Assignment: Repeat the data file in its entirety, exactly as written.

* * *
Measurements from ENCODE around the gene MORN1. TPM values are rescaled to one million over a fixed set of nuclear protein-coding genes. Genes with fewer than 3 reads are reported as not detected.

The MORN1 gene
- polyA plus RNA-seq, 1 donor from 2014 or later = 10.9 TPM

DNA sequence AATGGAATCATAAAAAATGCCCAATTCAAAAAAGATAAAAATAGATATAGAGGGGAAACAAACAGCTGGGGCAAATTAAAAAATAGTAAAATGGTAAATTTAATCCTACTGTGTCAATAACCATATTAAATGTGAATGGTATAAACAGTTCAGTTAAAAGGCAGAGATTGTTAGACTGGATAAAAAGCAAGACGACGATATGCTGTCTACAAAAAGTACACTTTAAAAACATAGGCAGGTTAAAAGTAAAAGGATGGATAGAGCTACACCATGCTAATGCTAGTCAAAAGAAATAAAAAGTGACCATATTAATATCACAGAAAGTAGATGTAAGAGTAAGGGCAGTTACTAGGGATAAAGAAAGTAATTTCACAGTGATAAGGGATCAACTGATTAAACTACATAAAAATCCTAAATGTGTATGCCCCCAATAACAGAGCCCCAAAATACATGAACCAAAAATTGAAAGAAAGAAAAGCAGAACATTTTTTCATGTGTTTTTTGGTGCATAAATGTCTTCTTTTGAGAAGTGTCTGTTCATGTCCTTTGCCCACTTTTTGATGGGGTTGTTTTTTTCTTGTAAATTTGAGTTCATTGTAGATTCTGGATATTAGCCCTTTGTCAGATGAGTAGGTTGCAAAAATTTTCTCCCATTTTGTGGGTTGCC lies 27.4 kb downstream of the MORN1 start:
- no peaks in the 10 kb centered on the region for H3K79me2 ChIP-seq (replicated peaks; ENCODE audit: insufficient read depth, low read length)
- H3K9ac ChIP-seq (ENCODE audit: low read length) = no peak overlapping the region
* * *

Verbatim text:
Measurements from ENCODE around the gene MORN1. TPM values are rescaled to one million over a fixed set of nuclear protein-coding genes. Genes with fewer than 3 reads are reported as not detected.

The MORN1 gene
- polyA plus RNA-seq, 1 donor from 2014 or later = 10.9 TPM

DNA sequence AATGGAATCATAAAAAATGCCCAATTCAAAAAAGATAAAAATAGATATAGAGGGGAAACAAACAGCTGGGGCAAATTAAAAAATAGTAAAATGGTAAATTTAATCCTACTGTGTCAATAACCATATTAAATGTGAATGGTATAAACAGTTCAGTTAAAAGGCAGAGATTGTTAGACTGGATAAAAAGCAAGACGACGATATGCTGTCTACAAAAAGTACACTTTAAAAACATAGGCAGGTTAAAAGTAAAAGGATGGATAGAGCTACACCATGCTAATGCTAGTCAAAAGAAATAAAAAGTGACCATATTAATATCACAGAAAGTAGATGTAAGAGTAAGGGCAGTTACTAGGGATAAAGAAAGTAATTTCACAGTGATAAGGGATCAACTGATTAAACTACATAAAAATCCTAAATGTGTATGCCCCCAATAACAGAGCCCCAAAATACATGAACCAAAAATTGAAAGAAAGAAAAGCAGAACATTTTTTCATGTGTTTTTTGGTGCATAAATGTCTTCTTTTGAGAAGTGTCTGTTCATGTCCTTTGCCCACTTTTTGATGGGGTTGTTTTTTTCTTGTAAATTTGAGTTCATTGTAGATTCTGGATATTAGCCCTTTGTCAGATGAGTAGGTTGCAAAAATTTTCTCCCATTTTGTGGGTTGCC lies 27.4 kb downstream of the MORN1 start:
- no peaks in the 10 kb centered on the region for H3K79me2 ChIP-seq (replicated peaks; ENCODE audit: insufficient read depth, low read length)
- H3K9ac ChIP-seq (ENCODE audit: low read length) = no peak overlapping the region